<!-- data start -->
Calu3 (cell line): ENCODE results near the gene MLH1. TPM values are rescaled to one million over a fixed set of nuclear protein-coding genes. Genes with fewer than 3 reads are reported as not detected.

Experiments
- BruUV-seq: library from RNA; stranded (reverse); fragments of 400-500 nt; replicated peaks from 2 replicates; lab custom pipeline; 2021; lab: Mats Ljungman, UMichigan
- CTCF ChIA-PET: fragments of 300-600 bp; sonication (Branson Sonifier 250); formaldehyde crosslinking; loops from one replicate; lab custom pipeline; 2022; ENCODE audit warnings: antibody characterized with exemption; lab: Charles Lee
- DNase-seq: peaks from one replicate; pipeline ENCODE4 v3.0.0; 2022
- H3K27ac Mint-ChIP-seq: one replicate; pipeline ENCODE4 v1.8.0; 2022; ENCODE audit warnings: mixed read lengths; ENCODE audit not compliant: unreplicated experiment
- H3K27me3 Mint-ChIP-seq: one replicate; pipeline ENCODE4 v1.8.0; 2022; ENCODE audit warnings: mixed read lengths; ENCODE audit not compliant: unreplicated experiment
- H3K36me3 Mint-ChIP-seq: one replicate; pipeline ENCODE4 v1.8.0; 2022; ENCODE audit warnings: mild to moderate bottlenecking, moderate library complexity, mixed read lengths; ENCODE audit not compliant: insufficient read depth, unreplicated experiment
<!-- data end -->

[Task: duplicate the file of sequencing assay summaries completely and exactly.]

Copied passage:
Calu3 (cell line): ENCODE results near the gene MLH1. TPM values are rescaled to one million over a fixed set of nuclear protein-coding genes. Genes with fewer than 3 reads are reported as not detected.

Experiments
- BruUV-seq: library from RNA; stranded (reverse); fragments of 400-500 nt; replicated peaks from 2 replicates; lab custom pipeline; 2021; lab: Mats Ljungman, UMichigan
- CTCF ChIA-PET: fragments of 300-600 bp; sonication (Branson Sonifier 250); formaldehyde crosslinking; loops from one replicate; lab custom pipeline; 2022; ENCODE audit warnings: antibody characterized with exemption; lab: Charles Lee
- DNase-seq: peaks from one replicate; pipeline ENCODE4 v3.0.0; 2022
- H3K27ac Mint-ChIP-seq: one replicate; pipeline ENCODE4 v1.8.0; 2022; ENCODE audit warnings: mixed read lengths; ENCODE audit not compliant: unreplicated experiment
- H3K27me3 Mint-ChIP-seq: one replicate; pipeline ENCODE4 v1.8.0; 2022; ENCODE audit warnings: mixed read lengths; ENCODE audit not compliant: unreplicated experiment
- H3K36me3 Mint-ChIP-seq: one replicate; pipeline ENCODE4 v1.8.0; 2022; ENCODE audit warnings: mild to moderate bottlenecking, moderate library complexity, mixed read lengths; ENCODE audit not compliant: insufficient read depth, unreplicated experiment